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  1. Capt'n
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    C++ porting issue


    I have an app that was orginally developed for Mandrake 5.x and I am incharge of porting the app for use on OpenBSD 3.3.

    I am getting an error when using gmake (what was designed to be used) with one class, if I remember my C terms correctly, an incldude in the /sys/timeb.h file.

    During the compile this error shows up:

    g++ -c -o Lupdate.o Lupdate.cpp
    In file included from Lupdate.cpp:4:
    /usr/include/sys/timeb.h:49: syntax error before `;'
    gmake: *** [Lupdate.o] Error 1


    My guess is that there is some difference in the timeb.h class either from the 5.x version of mandrake to its present version or some difference between the file on linux and BSD.

    My last C++ class was about three years ago and I have used it very little since I became the database admin and asst. sys admin at our firm. All of our C++ developers learned on either Borland or MS visual C++ so I am a little up the creek here.

    Any ideas or help or ideas on what the problem is would be great.

    Thx in advance.
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  2. #2
  3. Left due to despotic ad-min
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    Unfortunately, your problem is probably a little deeper. sys/timeb.h is (as the name actually says) a system specific header file. In other words, whoever coded your application has made use of features that were specific to the original operating system and compiler.

    Such things can port cleanly (eg between versions of unix) but there is no guarantee they will.

    My suggestion is that you comment out the line that #include's this header file (or, if it is being #include'd from a system header, comment out the code that includes that system header). The result will probably be, when you compile again, more error messages, but those will probably help you identify the code that actually makes use of functions, constants, or types that are declared in sys/timeb.h. You will then need to work out what that code does, and modify it so it works on your new target machine with your new compiler. I suggest you wrap the modifications with something like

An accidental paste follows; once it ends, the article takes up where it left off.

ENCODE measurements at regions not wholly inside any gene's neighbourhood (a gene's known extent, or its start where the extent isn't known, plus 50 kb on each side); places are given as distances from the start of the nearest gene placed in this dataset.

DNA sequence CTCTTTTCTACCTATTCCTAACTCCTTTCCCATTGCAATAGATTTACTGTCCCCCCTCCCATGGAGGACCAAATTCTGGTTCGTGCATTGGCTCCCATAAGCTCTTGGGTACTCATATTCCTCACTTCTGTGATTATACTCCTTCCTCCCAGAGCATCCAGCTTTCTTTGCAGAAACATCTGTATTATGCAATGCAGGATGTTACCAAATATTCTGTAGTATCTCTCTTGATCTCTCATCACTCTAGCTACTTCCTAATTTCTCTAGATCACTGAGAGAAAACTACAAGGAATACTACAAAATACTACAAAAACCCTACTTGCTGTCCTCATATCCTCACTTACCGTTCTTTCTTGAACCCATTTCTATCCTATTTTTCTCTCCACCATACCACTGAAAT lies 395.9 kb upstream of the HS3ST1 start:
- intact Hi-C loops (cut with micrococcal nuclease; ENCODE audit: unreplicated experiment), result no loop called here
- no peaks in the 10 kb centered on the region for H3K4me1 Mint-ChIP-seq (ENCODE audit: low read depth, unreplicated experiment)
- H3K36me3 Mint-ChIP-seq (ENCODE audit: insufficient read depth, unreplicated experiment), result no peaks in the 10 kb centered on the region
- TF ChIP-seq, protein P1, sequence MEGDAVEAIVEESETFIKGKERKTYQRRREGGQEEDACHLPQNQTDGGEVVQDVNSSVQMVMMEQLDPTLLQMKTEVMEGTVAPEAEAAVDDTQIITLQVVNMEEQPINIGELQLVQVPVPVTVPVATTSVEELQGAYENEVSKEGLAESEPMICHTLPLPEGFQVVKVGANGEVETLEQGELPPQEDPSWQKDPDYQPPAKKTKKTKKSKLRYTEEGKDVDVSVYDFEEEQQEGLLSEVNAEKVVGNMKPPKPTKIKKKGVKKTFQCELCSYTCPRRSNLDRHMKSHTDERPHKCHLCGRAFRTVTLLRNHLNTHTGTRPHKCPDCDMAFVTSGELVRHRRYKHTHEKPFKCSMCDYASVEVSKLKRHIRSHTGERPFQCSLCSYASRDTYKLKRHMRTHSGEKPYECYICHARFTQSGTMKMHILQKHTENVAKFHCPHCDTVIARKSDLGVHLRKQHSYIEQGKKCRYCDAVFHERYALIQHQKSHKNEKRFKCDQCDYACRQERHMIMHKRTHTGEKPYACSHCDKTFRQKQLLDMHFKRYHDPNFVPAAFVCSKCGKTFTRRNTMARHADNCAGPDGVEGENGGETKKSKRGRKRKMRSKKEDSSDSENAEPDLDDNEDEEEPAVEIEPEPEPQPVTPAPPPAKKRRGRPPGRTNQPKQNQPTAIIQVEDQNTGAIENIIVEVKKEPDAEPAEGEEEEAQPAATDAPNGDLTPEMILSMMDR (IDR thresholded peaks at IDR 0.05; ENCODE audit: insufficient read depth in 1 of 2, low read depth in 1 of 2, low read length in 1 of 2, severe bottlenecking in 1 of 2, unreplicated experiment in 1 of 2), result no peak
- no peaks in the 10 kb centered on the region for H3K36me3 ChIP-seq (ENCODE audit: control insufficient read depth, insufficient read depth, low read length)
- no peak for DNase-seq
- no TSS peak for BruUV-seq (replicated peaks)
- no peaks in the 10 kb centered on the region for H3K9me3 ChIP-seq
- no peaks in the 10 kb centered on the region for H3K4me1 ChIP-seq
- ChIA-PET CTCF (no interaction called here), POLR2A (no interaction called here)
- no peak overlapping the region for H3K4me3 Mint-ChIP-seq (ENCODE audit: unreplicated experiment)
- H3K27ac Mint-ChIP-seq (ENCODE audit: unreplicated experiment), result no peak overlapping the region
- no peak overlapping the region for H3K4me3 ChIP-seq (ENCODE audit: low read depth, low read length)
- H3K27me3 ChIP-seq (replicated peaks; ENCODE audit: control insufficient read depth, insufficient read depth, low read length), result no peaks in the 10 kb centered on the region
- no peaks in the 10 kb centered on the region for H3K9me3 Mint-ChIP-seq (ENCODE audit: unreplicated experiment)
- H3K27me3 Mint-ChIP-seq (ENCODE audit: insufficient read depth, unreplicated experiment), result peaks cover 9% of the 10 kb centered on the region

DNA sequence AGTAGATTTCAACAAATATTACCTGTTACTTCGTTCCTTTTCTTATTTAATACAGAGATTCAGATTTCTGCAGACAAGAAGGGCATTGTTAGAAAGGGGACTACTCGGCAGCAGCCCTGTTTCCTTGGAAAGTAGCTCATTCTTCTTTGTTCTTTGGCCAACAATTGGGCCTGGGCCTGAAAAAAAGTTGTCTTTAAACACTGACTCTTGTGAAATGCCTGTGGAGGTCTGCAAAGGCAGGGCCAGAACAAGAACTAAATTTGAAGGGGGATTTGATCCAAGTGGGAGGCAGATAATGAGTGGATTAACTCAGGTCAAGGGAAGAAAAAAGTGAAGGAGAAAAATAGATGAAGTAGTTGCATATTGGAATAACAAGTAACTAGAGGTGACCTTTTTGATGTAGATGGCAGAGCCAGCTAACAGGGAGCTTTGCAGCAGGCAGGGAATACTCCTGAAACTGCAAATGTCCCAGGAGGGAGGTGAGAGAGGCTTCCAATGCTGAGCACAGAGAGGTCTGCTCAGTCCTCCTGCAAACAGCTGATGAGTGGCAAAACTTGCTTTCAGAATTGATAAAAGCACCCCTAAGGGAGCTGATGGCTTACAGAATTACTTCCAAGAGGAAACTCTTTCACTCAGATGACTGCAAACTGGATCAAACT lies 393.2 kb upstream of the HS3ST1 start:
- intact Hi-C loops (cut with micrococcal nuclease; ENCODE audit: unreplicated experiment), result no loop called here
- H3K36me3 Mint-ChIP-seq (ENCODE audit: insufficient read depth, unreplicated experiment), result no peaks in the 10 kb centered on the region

#if defined(MACRO_THAT_IDENTIFIES_MANDRAKE)
    /* the original code */

    #elif defined (MACRO_THAT_IDENTIFIES_NEw_SYSTEM)

    /* your new code */

    #endif

    where the MACRO_ ... are macros defined by your compiler implementations. For example, a common way of identifying a GNU C++ compiler is to look for a macro called __GNUG__
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  5. Capt'n
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    Well I removed/commented out the line and recompiled. It seems as though the system compile correctly on our test box. Now to test it out ans see what errors appear.
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    Originally posted by kfickert
    Well I removed/commented out the line and recompiled. It seems as though the system compile correctly on our test box. Now to test it out ans see what errors appear.
    You may be lucky, and a previous developer left in an extraneous #include.

    Suggest you check to be sure. If you have been given test cases for functions in that particular source file, ensure they work as they're supposed to. Test the overall working of the program as best you can. Do a review of the code to see if there's anything that may have depended on the original header file.
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  9. Capt'n
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    We quickly found that the what the file did. It managed microtime functions for operating ticks so the program knew when or how long it had been since it preformed system maintance.

    I was going through the ports tree to discover a RedHat Emulator. We installed the package and then went and did a retry with the orginial file, good ole cp file file.old trick, and it compiled without any errors using RH 6.2 in emulation.

    Now it seems to be working fine. We will test it next week before putting it on the production boxes. Darned 4th of July holiday is messing up the plans since myself, and pretty much everyone else in the office are leaving.
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    :) learn something new everyday

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